OSAKA -- Employees and parents are voicing anger and frustration over white-mask-only rules at some Japanese workplaces and schools, implemented despite waning supplies amid the novel coronavirus' spread.
Gathering white cloth, thread, elastic string and other materials for a homemade white mask is a lot of work, and it's hard to obtain these materials from stores due to shortages and many businesses being temporarily closed.
Ryo Uchida is an associate professor in educational sociology at Nagoya University's Graduate School of Education and Human Development in central Japan who is familiar with the white mask mandates at schools. He questions "the sense of safety" of those in managerial positions at schools and workplaces who impose mask color rules even as the new virus continue to spread in Japan.
When asked about their recent sales, a sales representative at sewing materials firm Fujix Ltd., based in Kyoto's Shimogyo Ward, told the Mainichi Shimbun, "White thread is selling particularly well." They reported that sales volumes of all their sewing machine threads are up by around four to five times their usual level due to the coronavirus outbreak, but that even so the rise in white thread sales outpaces the rest.
The representative said they had heard of some elementary schools and others allowing only white masks, and added that, "White cloth and gauze is particularly hard to get hold of, and there are some parents worrying about having no thread, too."
According to Fujix, thread products for household use are almost entirely manufactured in Japan, and that plentiful supplies of raw materials remain, so there aren't concerns about shortages like those of disposable masks. But they said that temporary shortfalls are making white sewing thread more difficult to obtain.
Social media users have been posting comments including, "I ran out of sewing thread, so I went to the crafts store and only the white ones were sold out." Another said, "My eldest son was told by his teacher at school that black masks are no good. I can't believe they're making rules on color designs in this emergency." Another from a worker read, "The boss at the company I've been dispatched to has sent us an email saying we have to wear masks. And that they must be white. What do you want me to do at a time like this?"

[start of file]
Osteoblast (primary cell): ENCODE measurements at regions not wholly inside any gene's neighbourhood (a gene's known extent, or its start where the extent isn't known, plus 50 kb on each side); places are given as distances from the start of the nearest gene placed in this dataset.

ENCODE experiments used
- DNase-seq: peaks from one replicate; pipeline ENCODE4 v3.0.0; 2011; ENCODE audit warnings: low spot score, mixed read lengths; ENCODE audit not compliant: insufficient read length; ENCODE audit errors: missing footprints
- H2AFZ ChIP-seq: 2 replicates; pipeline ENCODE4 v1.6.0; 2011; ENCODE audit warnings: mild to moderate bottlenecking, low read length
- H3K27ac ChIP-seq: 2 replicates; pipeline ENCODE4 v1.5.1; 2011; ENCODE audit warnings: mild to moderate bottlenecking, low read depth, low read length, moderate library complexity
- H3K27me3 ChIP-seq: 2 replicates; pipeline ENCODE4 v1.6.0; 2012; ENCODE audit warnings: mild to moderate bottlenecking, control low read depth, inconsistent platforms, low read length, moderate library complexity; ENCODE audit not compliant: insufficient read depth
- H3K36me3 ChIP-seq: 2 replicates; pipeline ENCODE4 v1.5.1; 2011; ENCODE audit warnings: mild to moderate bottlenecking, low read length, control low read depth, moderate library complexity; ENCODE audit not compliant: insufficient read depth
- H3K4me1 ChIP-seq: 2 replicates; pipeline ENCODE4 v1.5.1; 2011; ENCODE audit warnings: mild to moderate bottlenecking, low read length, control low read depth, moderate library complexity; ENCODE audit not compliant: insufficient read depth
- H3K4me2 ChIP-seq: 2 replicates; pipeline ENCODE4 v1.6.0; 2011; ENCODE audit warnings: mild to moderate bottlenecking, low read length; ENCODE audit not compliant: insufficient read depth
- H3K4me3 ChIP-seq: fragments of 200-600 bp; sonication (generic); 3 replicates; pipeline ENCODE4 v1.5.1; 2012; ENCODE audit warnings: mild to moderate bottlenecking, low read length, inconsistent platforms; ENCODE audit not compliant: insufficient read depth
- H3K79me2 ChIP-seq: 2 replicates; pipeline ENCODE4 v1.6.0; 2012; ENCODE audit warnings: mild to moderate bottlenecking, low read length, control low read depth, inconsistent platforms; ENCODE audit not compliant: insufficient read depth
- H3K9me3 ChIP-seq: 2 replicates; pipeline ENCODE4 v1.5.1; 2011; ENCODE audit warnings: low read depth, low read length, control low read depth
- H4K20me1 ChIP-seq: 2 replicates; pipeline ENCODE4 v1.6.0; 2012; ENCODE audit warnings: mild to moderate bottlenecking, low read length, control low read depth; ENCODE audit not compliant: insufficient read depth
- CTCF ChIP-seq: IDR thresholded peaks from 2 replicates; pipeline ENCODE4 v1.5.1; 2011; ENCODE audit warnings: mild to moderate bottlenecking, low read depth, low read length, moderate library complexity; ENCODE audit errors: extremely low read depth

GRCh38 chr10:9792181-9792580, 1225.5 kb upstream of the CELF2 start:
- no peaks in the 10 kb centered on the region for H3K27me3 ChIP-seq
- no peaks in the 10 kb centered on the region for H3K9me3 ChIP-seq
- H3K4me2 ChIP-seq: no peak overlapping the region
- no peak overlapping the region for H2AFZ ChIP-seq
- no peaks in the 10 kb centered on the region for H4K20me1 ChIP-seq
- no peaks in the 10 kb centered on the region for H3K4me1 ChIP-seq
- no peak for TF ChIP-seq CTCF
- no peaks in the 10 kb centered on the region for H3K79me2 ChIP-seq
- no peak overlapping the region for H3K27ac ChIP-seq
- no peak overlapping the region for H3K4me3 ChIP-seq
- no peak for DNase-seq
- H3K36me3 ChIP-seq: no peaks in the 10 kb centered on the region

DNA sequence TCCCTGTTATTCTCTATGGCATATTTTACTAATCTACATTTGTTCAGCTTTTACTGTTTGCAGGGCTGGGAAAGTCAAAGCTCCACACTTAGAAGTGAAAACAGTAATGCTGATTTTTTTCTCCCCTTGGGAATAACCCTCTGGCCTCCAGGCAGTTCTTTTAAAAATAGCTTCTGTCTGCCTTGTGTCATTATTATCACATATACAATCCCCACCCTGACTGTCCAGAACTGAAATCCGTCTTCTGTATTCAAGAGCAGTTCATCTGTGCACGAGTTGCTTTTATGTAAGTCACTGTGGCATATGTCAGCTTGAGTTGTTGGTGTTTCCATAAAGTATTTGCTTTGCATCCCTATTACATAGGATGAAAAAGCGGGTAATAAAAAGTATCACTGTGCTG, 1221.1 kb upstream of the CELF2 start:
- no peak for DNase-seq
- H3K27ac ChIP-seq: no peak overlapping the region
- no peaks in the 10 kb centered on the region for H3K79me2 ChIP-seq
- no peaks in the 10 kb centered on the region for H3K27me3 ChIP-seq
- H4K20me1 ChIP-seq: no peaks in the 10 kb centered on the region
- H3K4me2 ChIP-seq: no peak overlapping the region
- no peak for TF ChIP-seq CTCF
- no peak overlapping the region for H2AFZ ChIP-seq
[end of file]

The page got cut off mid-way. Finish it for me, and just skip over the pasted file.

One person working at a supermarket in southwestern Japan's Saga Prefecture took to Twitter to lament, "My employer has specified that we use plain white (masks), so I have to make them that way." Their store reportedly recommended the color saying, "We directly respond to customers, so white masks are preferable from standpoints including the impression they leave and their sense of cleanliness."
Although the use of white is not mandatory, the advisory makes it emotionally difficult for employees to use other mask types. Supplies of disposable masks at the supermarket have also been insufficient, and employees who have tried to buy them with their own money have found the shelves empty by the time they can go shopping after their shifts.
Tsubasa Akao, 33, the head of a company which operates kids clothing firm Otona De Kodomo, wrote on Twitter, "Oh wake up already! What's important right now?"
With the spread of the coronavirus, his company has started taking orders for masks. They don't deal in white masks, but among the hundreds of enquiries they receive a day, between 30 and 40% are questions relating to color and whether they sell white masks. A livestreamed video on their Instagram introducing various products also saw viewers writing in about white masks, and many left comments including that schools are allowing white only. Akao said, "It's bizarre given the circumstances."
According to Nagoya University's Uchida, specifications on what mask colors people can wear have been in place at schools across the country for some years. He says that in response to students wearing masks in blue and other patterns during flu season, schools have implemented blanket rules for white masks only.
He added that from the schools' perspective, the line of thinking behind implementing white-mask only rules is that if other designs or colors are allowed even once, then it could gradually lead to students wearing flashier masks, and cause disruption at school.
Uchida continued, "It's only some schools, but at this time, it gives me a sense of how blinkered their sense of safety is that they're prioritizing these rules over preventing infectious diseases."
All of Japan is now under a state of emergency. Top local government figures including Tokyo Gov. Yuriko Koike and Okinawa Gov. Denny Tamaki have worn patterned masks while delivering public remarks. It appears we are now reaching a stage where workplaces and schools will have to come to terms with the fact that this is not the moment for obtuse insistence on narrow-minded rules.
(Japanese original by Reiko Noguchi, Osaka Regional News Department)